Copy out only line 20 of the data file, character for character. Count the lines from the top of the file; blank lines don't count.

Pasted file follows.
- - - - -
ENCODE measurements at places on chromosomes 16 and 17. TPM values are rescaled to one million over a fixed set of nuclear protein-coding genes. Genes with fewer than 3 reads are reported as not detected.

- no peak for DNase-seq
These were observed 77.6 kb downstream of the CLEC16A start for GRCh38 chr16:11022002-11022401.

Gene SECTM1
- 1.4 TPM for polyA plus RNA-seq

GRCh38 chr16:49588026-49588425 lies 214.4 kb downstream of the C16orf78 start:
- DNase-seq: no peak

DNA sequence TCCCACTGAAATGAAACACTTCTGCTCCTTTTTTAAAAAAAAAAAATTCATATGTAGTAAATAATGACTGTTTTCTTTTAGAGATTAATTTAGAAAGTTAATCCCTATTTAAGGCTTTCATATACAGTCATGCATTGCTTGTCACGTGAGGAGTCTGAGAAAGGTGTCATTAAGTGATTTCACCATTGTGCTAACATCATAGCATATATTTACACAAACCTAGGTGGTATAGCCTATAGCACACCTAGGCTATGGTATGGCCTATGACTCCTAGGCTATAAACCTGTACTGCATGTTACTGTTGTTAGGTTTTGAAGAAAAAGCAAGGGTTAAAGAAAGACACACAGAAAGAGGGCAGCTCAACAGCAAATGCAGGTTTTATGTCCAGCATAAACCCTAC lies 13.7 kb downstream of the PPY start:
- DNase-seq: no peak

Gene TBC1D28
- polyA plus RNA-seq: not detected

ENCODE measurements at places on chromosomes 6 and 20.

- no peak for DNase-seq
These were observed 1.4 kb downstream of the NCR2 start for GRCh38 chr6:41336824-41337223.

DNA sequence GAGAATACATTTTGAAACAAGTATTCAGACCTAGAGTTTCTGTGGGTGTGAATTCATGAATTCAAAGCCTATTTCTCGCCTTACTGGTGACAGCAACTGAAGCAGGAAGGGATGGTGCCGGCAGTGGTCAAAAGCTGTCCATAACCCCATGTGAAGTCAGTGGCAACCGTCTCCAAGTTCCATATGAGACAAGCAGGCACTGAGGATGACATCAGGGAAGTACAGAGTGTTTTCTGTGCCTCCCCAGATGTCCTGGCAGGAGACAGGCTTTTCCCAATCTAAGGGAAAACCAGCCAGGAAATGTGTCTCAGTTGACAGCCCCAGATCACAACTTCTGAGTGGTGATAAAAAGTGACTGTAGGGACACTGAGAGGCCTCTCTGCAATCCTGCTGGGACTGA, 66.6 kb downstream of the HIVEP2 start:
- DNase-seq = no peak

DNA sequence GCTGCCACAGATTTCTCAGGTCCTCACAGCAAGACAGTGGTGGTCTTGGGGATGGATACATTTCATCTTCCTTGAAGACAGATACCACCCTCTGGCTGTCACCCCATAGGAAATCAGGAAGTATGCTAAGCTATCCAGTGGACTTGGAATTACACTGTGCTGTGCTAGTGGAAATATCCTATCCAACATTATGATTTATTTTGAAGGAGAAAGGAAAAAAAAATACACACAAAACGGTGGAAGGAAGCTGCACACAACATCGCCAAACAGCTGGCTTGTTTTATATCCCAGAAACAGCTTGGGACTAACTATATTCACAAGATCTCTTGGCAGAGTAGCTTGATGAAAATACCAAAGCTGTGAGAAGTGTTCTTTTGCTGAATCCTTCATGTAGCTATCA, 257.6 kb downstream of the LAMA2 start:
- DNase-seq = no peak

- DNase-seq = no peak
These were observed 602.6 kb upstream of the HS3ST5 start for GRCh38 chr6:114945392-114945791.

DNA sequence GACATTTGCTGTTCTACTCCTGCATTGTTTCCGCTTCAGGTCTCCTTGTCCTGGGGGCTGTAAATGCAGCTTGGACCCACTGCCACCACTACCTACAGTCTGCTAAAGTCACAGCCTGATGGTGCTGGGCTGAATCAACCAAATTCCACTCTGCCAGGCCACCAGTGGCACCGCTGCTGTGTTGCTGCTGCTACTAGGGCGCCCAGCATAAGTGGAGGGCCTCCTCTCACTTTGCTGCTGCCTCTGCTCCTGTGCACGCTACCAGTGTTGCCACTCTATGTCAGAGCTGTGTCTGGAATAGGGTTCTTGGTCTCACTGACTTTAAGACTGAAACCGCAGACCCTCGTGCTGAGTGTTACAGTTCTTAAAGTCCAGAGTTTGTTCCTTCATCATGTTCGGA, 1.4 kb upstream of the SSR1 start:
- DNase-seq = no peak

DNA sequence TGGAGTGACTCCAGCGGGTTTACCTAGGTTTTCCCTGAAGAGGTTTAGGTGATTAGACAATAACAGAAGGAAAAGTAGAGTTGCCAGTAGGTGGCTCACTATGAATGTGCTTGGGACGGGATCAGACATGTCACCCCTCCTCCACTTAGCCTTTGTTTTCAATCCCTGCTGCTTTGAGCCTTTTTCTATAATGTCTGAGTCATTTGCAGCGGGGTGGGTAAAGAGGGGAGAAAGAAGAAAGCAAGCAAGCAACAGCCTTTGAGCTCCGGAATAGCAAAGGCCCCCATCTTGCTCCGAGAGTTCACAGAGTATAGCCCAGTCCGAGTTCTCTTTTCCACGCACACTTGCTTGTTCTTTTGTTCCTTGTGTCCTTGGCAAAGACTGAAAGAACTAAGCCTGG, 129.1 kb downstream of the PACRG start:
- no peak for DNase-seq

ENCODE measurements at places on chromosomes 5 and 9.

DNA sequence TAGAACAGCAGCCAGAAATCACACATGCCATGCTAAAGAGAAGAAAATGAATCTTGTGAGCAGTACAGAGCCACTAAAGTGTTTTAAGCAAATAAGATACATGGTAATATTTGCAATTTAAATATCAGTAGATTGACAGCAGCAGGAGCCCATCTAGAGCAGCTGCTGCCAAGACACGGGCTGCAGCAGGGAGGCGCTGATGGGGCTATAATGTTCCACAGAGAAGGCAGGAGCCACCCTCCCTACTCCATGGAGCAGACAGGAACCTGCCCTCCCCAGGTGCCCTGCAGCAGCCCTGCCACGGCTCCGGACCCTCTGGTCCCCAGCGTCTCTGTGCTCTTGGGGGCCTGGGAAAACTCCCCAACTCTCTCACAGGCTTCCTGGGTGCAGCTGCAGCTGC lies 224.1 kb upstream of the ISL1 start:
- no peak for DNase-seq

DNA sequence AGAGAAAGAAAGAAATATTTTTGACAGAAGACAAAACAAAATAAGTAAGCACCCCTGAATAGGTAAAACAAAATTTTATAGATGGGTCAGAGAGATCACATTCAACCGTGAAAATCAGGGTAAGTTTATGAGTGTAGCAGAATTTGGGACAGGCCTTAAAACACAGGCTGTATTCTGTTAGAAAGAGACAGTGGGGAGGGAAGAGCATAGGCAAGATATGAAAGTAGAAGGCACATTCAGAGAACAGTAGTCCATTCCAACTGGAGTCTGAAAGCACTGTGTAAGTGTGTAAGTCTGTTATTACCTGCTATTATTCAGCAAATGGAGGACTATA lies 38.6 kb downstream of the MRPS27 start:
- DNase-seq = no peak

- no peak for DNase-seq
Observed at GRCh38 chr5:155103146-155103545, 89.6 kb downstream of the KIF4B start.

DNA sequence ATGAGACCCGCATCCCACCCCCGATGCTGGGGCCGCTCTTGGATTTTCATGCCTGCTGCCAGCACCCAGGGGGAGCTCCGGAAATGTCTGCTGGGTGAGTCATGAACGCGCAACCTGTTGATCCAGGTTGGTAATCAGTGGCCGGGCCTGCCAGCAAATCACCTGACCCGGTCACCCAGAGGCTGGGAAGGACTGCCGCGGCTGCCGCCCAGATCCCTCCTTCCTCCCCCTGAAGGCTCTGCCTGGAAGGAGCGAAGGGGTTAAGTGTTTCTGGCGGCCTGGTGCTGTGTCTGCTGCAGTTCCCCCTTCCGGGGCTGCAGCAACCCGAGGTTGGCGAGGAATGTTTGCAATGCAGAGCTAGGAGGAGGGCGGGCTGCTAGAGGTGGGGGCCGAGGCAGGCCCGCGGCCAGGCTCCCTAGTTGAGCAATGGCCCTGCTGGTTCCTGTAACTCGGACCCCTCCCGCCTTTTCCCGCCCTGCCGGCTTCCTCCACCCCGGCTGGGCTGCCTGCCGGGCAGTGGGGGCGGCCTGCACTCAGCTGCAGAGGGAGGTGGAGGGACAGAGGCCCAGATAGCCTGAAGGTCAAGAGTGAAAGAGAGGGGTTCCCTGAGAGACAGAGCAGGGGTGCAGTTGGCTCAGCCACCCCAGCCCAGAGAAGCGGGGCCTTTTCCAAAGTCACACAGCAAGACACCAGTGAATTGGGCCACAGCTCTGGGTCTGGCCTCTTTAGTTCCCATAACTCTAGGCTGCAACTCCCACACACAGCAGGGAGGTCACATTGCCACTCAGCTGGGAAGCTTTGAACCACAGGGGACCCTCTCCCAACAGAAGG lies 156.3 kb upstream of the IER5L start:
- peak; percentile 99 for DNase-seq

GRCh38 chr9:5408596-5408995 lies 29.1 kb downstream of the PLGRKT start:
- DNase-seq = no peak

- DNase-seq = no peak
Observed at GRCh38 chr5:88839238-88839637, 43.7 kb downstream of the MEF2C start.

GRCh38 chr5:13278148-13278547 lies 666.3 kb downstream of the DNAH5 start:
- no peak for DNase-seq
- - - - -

These were observed 602.6 kb upstream of the HS3ST5 start for GRCh38 chr6:114945392-114945791.